|US8092385||May 23, 2006||Jan 10, 2012||Intellidx, Inc.||Fluid access interface|
|US8123700||Jun 26, 2007||Feb 28, 2012||Pelikan Technologies, Inc.||Method and apparatus for lancet launching device integrated onto a blood-sampling cartridge|
|US8157748||Jan 10, 2008||Apr 17, 2012||Pelikan Technologies, Inc.||Methods and apparatus for lancet actuation|
|US8162853||Apr 24, 2012||Pelikan Technologies, Inc.||Tissue penetration device|
|US8187537 *||May 29, 2012||Roche Diagnostics Operations, Inc.||Diagnostic test unit with a container for test carriers|
|US8202231||Apr 23, 2007||Jun 19, 2012||Sanofi-Aventis Deutschland Gmbh||Method and apparatus for penetrating tissue|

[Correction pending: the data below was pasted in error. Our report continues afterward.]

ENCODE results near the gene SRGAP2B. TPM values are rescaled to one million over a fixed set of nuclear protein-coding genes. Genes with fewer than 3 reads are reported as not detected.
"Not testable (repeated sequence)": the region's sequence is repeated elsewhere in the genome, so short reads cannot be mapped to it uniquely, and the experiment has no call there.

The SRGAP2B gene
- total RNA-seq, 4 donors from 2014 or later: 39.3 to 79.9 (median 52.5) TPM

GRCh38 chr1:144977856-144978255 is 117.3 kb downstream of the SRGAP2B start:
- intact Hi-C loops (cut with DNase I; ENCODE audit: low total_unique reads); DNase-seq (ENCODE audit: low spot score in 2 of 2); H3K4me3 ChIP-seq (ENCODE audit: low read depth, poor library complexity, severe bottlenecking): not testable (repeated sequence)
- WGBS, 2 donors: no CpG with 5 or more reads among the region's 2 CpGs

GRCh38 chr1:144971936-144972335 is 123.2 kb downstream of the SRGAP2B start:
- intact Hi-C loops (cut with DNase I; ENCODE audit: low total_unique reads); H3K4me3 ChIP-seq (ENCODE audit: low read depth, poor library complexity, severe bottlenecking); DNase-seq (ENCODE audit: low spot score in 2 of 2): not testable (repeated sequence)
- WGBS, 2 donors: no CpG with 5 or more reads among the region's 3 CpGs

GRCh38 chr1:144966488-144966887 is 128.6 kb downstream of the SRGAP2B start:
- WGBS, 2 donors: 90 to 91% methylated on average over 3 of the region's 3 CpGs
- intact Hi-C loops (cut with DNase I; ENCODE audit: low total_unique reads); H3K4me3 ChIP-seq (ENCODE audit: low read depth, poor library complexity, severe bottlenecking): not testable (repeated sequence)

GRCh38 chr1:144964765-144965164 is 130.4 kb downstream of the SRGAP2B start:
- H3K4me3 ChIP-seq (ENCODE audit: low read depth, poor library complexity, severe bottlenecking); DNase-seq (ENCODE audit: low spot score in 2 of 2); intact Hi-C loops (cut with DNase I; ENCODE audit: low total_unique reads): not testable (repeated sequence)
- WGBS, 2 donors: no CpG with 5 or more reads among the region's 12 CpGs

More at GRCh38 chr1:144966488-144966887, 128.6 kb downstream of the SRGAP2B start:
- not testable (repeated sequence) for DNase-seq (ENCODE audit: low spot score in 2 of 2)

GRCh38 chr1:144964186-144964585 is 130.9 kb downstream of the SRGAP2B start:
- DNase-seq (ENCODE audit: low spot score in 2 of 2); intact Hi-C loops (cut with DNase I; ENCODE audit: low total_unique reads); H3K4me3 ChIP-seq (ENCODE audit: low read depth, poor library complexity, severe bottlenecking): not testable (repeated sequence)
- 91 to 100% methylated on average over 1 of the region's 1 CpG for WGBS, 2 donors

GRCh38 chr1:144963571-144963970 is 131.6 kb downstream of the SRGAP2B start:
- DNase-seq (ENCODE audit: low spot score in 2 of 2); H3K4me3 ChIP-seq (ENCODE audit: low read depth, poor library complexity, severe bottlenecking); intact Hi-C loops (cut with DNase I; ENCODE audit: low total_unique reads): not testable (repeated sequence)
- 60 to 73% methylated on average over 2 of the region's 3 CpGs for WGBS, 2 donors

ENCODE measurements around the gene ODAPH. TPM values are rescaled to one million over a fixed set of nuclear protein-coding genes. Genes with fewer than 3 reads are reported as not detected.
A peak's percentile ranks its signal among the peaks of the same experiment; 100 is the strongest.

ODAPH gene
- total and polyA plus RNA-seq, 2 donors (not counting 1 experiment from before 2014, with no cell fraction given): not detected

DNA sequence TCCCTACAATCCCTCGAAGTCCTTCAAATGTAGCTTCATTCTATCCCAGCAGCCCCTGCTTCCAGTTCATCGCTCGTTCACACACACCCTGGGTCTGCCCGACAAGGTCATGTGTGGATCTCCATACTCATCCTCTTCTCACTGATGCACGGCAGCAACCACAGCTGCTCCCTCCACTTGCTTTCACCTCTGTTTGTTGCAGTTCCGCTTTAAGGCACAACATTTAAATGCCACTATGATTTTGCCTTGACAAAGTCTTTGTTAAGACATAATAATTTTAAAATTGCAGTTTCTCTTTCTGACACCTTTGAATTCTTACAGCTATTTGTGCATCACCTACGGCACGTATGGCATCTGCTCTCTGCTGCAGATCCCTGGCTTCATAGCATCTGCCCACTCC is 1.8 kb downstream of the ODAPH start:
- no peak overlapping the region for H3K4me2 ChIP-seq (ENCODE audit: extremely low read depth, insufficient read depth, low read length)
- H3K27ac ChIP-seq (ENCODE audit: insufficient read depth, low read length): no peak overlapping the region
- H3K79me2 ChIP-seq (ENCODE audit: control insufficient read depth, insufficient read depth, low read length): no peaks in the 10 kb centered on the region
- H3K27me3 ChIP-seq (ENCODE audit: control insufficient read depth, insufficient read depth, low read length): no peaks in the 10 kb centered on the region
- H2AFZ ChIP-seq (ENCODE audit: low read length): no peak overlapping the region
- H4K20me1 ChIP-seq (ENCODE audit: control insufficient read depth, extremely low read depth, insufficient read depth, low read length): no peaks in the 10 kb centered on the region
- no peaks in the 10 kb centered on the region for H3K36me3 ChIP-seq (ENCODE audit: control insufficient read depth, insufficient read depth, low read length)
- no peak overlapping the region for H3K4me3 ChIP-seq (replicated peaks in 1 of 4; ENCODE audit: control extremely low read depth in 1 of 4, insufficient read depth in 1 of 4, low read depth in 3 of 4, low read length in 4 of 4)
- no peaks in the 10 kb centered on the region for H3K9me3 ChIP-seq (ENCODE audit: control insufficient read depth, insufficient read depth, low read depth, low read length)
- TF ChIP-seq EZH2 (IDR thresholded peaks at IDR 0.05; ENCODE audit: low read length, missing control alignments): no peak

|US8206319||Jun 26, 2012||Sanofi-Aventis Deutschland Gmbh||Tissue penetration device|
|US8211037||Jul 3, 2012||Pelikan Technologies, Inc.||Tissue penetration device|
|US8251921||Jun 10, 2010||Aug 28, 2012||Sanofi-Aventis Deutschland Gmbh||Method and apparatus for body fluid sampling and analyte sensing|
|US8262614||Jun 1, 2004||Sep 11, 2012||Pelikan Technologies, Inc.||Method and apparatus for fluid injection|
|US8282576||Sep 29, 2004||Oct 9, 2012||Sanofi-Aventis Deutschland Gmbh||Method and apparatus for an improved sample capture device|
|US8282577||Oct 9, 2012||Sanofi-Aventis Deutschland Gmbh||Method and apparatus for lancet launching device integrated onto a blood-sampling cartridge|
|US8287495||Oct 10, 2011||Oct 16, 2012||Tandem Diabetes Care, Inc.||Infusion pump system with disposable cartridge having pressure venting and pressure feedback|